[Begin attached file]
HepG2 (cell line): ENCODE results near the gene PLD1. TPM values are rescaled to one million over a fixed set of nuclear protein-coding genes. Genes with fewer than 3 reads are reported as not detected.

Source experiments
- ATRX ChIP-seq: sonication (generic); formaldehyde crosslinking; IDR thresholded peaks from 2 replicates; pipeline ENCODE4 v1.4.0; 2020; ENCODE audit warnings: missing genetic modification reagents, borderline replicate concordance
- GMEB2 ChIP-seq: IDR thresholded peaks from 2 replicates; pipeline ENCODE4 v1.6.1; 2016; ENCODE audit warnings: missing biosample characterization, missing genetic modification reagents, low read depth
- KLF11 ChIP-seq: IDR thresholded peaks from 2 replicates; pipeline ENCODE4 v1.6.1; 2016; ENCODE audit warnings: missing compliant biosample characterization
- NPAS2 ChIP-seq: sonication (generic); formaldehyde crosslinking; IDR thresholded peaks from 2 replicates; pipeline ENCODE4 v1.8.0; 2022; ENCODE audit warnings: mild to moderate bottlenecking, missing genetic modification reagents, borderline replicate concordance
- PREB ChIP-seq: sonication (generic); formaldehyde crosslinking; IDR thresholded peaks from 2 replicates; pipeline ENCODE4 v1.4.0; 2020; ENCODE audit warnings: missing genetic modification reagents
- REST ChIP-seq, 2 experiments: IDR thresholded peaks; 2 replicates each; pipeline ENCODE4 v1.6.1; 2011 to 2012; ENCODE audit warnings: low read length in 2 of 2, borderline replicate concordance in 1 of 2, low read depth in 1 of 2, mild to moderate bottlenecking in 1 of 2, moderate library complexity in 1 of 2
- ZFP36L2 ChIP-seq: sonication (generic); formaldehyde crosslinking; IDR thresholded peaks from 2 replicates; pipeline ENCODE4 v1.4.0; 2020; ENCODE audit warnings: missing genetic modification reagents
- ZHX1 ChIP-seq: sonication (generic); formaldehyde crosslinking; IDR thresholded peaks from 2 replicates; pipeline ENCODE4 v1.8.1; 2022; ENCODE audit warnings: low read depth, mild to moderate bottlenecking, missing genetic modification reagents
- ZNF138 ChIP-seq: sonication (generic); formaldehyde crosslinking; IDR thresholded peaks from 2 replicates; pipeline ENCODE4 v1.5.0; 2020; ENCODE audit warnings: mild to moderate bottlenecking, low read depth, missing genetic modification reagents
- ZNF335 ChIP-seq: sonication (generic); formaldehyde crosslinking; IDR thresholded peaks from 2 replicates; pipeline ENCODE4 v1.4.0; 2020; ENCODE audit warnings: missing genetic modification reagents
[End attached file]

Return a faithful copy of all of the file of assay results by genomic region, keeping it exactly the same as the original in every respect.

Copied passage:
HepG2 (cell line): ENCODE results near the gene PLD1. TPM values are rescaled to one million over a fixed set of nuclear protein-coding genes. Genes with fewer than 3 reads are reported as not detected.

Source experiments
- ATRX ChIP-seq: sonication (generic); formaldehyde crosslinking; IDR thresholded peaks from 2 replicates; pipeline ENCODE4 v1.4.0; 2020; ENCODE audit warnings: missing genetic modification reagents, borderline replicate concordance
- GMEB2 ChIP-seq: IDR thresholded peaks from 2 replicates; pipeline ENCODE4 v1.6.1; 2016; ENCODE audit warnings: missing biosample characterization, missing genetic modification reagents, low read depth
- KLF11 ChIP-seq: IDR thresholded peaks from 2 replicates; pipeline ENCODE4 v1.6.1; 2016; ENCODE audit warnings: missing compliant biosample characterization
- NPAS2 ChIP-seq: sonication (generic); formaldehyde crosslinking; IDR thresholded peaks from 2 replicates; pipeline ENCODE4 v1.8.0; 2022; ENCODE audit warnings: mild to moderate bottlenecking, missing genetic modification reagents, borderline replicate concordance
- PREB ChIP-seq: sonication (generic); formaldehyde crosslinking; IDR thresholded peaks from 2 replicates; pipeline ENCODE4 v1.4.0; 2020; ENCODE audit warnings: missing genetic modification reagents
- REST ChIP-seq, 2 experiments: IDR thresholded peaks; 2 replicates each; pipeline ENCODE4 v1.6.1; 2011 to 2012; ENCODE audit warnings: low read length in 2 of 2, borderline replicate concordance in 1 of 2, low read depth in 1 of 2, mild to moderate bottlenecking in 1 of 2, moderate library complexity in 1 of 2
- ZFP36L2 ChIP-seq: sonication (generic); formaldehyde crosslinking; IDR thresholded peaks from 2 replicates; pipeline ENCODE4 v1.4.0; 2020; ENCODE audit warnings: missing genetic modification reagents
- ZHX1 ChIP-seq: sonication (generic); formaldehyde crosslinking; IDR thresholded peaks from 2 replicates; pipeline ENCODE4 v1.8.1; 2022; ENCODE audit warnings: low read depth, mild to moderate bottlenecking, missing genetic modification reagents
- ZNF138 ChIP-seq: sonication (generic); formaldehyde crosslinking; IDR thresholded peaks from 2 replicates; pipeline ENCODE4 v1.5.0; 2020; ENCODE audit warnings: mild to moderate bottlenecking, low read depth, missing genetic modification reagents
- ZNF335 ChIP-seq: sonication (generic); formaldehyde crosslinking; IDR thresholded peaks from 2 replicates; pipeline ENCODE4 v1.4.0; 2020; ENCODE audit warnings: missing genetic modification reagents